WASHINGTON–First Lady Michelle Obama touted breastfeeding in a speech aimed at improving healthy eating habits at child care centers as a way to reduce youth obesity.
Click here for my February column on how Mrs. Obama planned to speak out more to remove barriers to breastfeeding. The subject turnout out to be a bit controversial, so for the record this is what Kristina Schake, Mrs. Obama’s communications chief, told me then:”Breastfeeding is a very personal choice for every woman. We are trying to make it easier for those who choose to do it.”
On Wednesday, Mrs. Obama said one part of the healthy nutrition equation for the very young was “supporting mothers who choose to breastfeed. Whether we do it in our workplaces or in our child care facilities, breastfeeding, as we have learned, is one of the ways to reduce the level of obesity in a child. The longer a mother can breastfeed, the better off a child will be on a whole range of health issues. And I know here at CentroNia that you all are working to make sure that mothers can bring their milk to their child on a daily basis. Those are the kind of things that workplaces — that we all need to understand is an important part of a family’s well being and a child’s health.”
Office of the First Lady
For Immediate Release June 8, 2011
REMARKS BY THE FIRST LADY
AT LET’S MOVE! CHILD CARE ANNOUNCEMENT
CentroNia Child Care Center
12:21 P.M. EDT
MRS. OBAMA: Thank you. (Applause.) Thank you so much. Everyone, please be seated. Hello. Hola!
MRS. OBAMA: Doesn’t get any better than that. (Laughter.)
But I am just thrilled and delighted to be here.
First, I want to thank General Cartwright for that moving testimony as well as his introduction. This is an example of where the several issues that I work on intersect so nicely. And I think General Cartwright made it very clear how health and nutrition, our child care facilities, the work that we do to support our military families, this is all about the same thing in so many ways. And we are so grateful for his leadership and his service and his family’s sacrifice on so many issues, particularly these. We are grateful, and I am so sorry you didn’t get the nap. (Laughter.) I know we did promise it, but you didn’t get snack time, either. (Laughter.)
I also want to thank Secretary Sebelius for joining us today as well as her work. And I have to say, Secretary, it’s actually called The Dougie, not The Doogie. (Laughter.) It’s okay, you know. I know your cool factor just went down by one, but it’s okay. (Laughter.)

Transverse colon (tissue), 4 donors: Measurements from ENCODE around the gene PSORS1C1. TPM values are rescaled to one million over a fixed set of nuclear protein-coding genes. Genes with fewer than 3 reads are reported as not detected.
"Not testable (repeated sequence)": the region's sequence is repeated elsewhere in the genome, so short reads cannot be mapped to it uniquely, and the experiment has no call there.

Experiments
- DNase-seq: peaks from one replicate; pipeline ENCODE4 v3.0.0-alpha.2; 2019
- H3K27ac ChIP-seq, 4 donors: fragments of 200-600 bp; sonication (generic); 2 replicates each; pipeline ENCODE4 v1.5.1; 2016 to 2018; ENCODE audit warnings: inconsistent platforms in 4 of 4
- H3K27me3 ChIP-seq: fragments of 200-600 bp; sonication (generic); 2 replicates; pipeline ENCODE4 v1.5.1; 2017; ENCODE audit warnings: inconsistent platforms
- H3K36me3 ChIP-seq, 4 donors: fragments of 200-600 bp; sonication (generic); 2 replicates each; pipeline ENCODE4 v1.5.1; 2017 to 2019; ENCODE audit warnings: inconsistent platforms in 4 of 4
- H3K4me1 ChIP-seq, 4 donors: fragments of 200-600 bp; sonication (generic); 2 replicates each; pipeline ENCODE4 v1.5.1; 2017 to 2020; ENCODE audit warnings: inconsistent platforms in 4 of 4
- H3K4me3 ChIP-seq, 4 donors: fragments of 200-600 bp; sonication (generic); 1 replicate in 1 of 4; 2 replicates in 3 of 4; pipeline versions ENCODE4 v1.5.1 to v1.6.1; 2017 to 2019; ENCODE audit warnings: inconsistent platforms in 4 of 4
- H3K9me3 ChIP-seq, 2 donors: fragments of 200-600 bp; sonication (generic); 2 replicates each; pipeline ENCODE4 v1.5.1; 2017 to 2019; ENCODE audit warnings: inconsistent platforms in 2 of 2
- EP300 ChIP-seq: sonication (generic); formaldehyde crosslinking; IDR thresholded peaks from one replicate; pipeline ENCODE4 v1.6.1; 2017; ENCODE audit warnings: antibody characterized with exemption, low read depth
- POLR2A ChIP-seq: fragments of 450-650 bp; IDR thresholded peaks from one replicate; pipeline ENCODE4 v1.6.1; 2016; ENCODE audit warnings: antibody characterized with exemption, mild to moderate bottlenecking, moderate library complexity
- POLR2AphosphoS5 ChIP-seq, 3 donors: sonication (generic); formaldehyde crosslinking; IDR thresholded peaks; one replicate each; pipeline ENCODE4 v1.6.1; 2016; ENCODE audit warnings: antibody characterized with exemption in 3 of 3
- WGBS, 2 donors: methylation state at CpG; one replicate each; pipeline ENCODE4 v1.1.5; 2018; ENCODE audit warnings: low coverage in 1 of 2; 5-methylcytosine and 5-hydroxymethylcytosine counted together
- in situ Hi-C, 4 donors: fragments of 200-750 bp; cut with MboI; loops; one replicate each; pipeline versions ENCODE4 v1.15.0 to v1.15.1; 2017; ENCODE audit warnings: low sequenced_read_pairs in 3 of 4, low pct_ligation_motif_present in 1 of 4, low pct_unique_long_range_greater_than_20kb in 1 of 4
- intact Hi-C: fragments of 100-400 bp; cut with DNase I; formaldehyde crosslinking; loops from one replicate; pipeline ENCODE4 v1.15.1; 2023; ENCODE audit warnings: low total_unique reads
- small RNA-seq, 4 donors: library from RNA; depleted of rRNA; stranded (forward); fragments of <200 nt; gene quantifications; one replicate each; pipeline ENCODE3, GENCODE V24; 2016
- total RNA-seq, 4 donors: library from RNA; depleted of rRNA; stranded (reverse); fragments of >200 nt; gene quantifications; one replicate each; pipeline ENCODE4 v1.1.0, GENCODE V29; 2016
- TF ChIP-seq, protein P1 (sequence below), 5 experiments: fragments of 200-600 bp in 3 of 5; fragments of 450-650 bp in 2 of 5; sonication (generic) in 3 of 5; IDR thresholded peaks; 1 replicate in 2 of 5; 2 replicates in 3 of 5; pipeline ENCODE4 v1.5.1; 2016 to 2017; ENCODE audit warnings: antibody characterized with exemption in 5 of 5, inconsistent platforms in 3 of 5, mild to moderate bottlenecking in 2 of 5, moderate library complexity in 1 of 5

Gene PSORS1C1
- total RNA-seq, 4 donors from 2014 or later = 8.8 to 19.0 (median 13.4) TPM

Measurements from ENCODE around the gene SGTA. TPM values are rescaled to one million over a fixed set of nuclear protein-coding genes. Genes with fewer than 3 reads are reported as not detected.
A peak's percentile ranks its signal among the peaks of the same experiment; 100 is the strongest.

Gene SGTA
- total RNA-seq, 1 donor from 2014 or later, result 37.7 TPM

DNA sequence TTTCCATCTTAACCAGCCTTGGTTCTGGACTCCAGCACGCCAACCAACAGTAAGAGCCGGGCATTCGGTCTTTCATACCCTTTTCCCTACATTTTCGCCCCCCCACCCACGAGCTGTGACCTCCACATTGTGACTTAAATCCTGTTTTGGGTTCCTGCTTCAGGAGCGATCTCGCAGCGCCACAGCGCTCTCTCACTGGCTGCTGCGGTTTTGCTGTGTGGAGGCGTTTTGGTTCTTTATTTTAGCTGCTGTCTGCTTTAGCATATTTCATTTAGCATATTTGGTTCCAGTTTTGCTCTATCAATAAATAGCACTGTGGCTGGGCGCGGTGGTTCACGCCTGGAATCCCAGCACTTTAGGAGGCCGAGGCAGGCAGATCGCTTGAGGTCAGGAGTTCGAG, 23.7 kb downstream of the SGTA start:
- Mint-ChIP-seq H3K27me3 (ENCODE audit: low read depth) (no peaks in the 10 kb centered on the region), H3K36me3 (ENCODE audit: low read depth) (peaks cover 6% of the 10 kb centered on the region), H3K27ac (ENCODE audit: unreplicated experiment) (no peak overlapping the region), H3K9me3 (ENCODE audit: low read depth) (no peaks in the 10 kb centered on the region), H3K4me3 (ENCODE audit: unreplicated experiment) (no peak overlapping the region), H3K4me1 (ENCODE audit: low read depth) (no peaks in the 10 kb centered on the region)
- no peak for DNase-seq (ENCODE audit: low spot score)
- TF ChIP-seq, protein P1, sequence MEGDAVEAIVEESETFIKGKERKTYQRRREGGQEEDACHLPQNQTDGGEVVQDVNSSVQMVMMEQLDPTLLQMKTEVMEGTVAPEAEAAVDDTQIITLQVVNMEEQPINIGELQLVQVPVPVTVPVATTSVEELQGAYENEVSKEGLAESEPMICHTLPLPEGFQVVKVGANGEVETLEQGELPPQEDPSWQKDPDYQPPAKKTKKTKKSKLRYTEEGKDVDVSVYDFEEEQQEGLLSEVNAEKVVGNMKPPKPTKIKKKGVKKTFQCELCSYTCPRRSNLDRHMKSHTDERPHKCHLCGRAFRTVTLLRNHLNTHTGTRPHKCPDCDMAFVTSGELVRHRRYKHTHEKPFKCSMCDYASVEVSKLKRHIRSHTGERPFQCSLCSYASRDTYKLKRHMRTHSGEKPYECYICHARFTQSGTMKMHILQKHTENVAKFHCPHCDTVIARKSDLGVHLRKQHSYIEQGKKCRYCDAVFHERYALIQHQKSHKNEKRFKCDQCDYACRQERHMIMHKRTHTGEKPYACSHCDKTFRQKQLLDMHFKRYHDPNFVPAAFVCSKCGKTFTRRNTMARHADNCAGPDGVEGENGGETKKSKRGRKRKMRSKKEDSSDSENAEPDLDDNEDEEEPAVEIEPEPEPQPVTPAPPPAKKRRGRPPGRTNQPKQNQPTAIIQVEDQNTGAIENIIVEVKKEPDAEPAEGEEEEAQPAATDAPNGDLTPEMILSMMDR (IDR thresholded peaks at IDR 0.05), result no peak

SECRETARY SEBELIUS: You had to call me out.
MRS. OBAMA: I had to. I said it back there. I said I’m calling her out, calling her out.
But obviously all the progress that we have made, we could not have done it without her leadership, without her staff support, and we are again so grateful to you for being so focused on these issues. Thank you again for being here.
I also want to thank Renata Claros and Myrna Peralta also for hosting us in this wonderful facility. You all are doing some magnificent work here at CentroNia. It is amazing, and I’m so glad that we had the cameras on to see the quality of care that you all provide here.
Just want to thank a few other people, as well: Dr. Jim Gavin, who is from the Partnership for Healthy America — Healthier America; David Lissy from Bright Horizons Family Solutions; David Bailey from Nemours Foundation; Linda Smith from NACCRRA. All of these groups have come together today to help put together this event and the initiative that we’re announcing today.
Again, I am thrilled to be here. Este es un lugar maravilloso. (Laughter and applause.) I can say that because it is absolutely true. That is easy to say. This is a perfect setting for us to launch our latest effort with “Let’s Move.”
As many of you know, for almost a year and a half we’ve been bringing folks together to tackle the epidemic of childhood obesity. We’ve been working with some of our biggest corporations and non-profit organizations across the country. We’ve been signing up hundreds of schools for the HealthierUS School Challenge. We’ve been kicking off efforts to enlist support from folks all over this country — chefs, and health professionals, mayors, and faith leaders.